New rules governing take-over bids and issuer bids in Canada will come into force on February 1, 2008. The new bid regime does not represent a wholesale reconstruction of the existing rules governing the conduct of take-over bids and issuer bids in Canada. Rather, the new rules largely consolidate and attempt to harmonize the existing rules currently in place in each of the provinces and territories in Canada. To that end, the rules relating to the method and timing of making a take-over bid or issuer bid, and issuing a directors’ circular, are substantially similar to the existing requirements in Canada. Nevertheless, there are certain new significant developments.

Significant developments under the new bid regime are set out below:

Collateral Benefits Safe Harbour

The new regime introduces a safe harbour in take-over bids and issuer bids from the prohibition against “collateral benefits” for benefits that are more properly characterized as compensation for employment.

Filing of Agreements

The new rules provide a new requirement to file agreements such as lock-up agreements, acquisition agreements, any agreements between a bidder and directors or officers of a target company relating to the bid and, significantly, agreements that could affect control of the target company, including agreements with change of control provisions. Such a filing requirement is likely to put considerable incremental pressure on a target board confronting a hostile take-over bid and, more generally, raises questions about the types of change of control provisions that ought to be disclosed, depending on the terms and circumstances of the bid and whether such information would ultimately be material to a security holder’s decision to tender to the bid.

Joint Actors

The new rules include a new deeming provision in which certain categories of relationships are deemed to be ones in which a person will be considered a “joint actor” with the bidder – in particular, affiliates of the bidder and entities having an agreement with the bidder to acquire securities that are the subject of a bid.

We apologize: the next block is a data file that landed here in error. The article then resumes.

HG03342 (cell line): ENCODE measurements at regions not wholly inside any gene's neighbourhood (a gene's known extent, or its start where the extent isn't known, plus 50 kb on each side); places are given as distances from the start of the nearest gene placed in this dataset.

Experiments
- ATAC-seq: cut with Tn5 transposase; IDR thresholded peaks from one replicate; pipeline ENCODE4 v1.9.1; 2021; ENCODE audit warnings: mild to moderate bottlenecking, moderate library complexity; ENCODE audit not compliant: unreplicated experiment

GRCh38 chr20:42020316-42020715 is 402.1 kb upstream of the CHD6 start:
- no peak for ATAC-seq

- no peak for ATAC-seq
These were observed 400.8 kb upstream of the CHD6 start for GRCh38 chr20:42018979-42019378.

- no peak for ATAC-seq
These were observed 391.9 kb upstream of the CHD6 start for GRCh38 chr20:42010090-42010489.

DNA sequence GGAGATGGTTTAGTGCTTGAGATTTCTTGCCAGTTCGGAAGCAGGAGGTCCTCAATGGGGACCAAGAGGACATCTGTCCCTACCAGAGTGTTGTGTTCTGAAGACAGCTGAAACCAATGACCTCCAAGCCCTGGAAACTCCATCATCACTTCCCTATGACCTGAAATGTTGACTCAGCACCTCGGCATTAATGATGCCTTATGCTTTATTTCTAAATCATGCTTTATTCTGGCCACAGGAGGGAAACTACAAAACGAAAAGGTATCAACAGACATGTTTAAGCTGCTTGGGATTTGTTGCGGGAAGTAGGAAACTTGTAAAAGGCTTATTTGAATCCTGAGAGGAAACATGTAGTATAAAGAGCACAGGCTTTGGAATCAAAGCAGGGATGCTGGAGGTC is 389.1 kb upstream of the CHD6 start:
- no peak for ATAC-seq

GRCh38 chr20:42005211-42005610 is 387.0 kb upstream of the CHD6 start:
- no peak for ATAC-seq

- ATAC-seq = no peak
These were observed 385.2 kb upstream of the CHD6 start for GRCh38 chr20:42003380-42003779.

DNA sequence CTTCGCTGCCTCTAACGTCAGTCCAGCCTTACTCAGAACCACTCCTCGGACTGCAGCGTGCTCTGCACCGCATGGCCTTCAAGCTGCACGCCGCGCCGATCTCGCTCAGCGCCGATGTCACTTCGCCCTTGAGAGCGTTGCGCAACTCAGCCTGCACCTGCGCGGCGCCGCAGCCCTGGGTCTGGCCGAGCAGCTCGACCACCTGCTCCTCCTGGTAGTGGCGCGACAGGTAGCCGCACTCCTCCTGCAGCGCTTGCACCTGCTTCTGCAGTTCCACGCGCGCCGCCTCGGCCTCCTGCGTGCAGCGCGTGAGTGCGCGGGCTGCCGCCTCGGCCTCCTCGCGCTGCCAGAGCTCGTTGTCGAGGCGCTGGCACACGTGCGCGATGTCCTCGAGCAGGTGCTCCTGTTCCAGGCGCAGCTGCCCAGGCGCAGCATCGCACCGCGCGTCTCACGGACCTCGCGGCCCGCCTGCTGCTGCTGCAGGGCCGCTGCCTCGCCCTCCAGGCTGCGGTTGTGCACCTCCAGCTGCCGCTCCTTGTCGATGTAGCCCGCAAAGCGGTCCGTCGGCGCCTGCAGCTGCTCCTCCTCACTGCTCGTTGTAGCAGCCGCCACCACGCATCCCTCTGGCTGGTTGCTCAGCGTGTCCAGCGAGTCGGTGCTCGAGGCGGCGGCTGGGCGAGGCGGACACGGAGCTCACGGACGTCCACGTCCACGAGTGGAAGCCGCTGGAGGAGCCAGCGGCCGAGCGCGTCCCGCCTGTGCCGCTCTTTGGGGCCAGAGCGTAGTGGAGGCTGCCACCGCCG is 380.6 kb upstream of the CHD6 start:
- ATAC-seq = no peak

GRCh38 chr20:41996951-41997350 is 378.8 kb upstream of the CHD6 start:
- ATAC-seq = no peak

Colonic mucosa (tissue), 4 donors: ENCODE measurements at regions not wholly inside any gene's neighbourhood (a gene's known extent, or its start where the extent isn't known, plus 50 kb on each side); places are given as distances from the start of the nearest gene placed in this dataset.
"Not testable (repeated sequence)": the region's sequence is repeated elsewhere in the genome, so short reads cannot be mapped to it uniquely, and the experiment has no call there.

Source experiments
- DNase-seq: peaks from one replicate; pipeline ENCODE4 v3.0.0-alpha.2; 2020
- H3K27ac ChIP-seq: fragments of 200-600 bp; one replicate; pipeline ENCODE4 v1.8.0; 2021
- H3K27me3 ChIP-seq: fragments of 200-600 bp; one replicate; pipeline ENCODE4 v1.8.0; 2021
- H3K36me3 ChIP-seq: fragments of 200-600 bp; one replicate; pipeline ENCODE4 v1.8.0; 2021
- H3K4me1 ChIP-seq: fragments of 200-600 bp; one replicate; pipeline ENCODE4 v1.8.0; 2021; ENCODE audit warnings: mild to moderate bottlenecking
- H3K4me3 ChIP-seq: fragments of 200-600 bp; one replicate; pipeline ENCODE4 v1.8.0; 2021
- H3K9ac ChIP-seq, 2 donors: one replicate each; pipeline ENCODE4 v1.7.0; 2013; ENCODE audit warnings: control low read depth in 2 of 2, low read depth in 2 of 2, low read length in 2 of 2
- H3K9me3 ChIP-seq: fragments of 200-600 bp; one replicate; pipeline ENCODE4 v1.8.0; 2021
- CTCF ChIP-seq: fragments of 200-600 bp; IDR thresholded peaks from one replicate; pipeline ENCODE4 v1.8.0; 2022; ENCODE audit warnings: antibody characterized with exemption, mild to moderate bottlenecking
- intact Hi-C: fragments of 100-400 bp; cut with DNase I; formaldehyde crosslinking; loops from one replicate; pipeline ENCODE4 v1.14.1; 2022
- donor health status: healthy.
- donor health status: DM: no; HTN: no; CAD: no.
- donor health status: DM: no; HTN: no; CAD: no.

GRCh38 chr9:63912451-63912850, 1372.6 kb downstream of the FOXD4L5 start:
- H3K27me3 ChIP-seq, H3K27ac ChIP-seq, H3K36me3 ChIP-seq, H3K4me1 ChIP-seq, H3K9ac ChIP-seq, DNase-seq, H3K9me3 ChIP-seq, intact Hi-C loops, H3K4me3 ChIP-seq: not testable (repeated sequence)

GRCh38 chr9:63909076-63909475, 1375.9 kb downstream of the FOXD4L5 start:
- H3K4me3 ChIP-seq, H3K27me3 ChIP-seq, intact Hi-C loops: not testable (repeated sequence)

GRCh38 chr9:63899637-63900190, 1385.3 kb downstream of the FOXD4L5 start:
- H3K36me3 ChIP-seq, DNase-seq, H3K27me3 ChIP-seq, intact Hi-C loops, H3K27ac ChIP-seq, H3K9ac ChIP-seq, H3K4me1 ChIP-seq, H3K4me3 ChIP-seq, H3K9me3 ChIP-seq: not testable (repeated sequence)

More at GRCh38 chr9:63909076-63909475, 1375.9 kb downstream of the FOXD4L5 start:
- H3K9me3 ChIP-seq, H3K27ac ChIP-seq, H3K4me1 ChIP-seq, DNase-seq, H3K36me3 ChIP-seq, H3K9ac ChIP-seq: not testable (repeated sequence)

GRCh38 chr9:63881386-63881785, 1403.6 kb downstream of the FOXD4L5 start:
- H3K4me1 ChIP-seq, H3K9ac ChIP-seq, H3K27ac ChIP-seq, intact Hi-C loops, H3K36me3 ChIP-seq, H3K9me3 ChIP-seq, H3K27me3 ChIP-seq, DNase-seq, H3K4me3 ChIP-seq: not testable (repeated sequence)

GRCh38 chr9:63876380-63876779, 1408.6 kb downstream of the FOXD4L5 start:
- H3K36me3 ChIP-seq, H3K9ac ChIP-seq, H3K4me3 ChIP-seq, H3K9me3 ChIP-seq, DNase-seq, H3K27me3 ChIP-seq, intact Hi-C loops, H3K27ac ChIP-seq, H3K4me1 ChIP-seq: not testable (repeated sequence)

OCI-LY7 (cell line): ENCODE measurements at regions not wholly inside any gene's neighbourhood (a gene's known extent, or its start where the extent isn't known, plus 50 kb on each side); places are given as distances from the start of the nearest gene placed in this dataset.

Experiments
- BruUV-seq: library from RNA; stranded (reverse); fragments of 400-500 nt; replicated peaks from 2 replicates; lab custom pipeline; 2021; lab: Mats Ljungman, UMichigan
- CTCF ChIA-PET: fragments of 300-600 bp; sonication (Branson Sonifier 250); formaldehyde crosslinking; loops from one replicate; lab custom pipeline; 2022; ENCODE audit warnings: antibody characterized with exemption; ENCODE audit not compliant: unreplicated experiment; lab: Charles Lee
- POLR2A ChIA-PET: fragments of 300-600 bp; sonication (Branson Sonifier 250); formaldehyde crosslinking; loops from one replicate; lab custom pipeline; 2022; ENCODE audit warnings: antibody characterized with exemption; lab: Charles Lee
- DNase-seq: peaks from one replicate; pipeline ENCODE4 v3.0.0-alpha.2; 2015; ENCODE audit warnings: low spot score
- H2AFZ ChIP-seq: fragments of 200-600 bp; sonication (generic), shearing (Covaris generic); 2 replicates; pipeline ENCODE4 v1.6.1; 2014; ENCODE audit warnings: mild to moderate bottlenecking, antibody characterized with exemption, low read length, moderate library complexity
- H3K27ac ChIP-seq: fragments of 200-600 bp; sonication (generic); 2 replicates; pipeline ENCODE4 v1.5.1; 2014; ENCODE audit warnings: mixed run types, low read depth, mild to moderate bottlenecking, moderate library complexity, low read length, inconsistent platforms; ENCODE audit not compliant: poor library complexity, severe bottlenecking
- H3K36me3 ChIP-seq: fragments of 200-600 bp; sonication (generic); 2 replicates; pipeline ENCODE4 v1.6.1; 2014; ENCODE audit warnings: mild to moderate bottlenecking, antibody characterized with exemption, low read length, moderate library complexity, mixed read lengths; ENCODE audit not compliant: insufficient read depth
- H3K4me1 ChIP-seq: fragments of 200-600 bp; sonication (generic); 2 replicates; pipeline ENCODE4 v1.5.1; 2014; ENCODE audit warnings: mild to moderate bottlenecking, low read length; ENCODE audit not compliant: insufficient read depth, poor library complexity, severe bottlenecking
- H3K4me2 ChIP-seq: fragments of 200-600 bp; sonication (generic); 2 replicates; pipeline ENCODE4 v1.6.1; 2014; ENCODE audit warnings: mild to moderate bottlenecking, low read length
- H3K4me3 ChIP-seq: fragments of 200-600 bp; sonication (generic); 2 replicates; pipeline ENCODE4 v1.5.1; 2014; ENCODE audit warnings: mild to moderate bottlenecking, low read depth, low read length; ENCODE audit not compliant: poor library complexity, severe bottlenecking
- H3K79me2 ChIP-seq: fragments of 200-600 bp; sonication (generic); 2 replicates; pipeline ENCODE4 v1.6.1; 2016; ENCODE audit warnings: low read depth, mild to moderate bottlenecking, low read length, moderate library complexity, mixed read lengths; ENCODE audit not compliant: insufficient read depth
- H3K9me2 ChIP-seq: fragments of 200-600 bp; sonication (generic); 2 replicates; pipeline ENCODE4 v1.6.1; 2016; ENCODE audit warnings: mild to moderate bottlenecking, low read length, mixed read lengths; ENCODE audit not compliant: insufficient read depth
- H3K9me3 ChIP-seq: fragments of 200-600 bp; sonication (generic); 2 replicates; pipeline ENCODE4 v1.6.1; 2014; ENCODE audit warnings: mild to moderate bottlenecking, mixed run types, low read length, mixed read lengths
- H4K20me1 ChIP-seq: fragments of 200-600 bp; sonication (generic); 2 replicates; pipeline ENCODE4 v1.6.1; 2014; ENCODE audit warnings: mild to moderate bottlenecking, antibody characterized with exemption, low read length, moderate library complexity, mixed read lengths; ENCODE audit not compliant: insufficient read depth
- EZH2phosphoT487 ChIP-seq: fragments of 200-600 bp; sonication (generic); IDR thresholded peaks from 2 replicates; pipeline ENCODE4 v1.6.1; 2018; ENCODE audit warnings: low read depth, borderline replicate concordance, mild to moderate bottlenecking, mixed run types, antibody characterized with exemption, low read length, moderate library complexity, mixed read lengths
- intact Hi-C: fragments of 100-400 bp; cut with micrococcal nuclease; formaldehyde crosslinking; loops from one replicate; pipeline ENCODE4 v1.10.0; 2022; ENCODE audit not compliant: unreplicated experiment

Foreign Take-Over Bids

A new and broader foreign take-over bid exemption is provided under the new regime for bids in which, among other things, less than 10% of the securities subject to the bid are held by holders in Canada, and the published market on which the greatest volume of trading in such securities occurred during the last 12 months was not in Canada.

Modified Dutch Auctions

New exemptions from certain issuer bid rules designed to facilitate bids that are structured as “modified Dutch auctions” are included in the new rules.

Variations of Bids

The new regime provides new guidance with regard to certain variations of a bid which may prompt regulators to exercise their public interest mandate to ensure that security holders are not prejudiced – in particular: lowering the bid consideration; changing the form of consideration offered, other than by offering additional consideration; lowering the proportion of outstanding securities for which the bid is made; or adding new bid conditions.

The bid regime will be governed by a new national instrument which will be in force in all provinces and territories except Ontario. In Ontario, the bid regime will be governed by an amended Part XX of the Securities Act (Ontario) and a new local rule.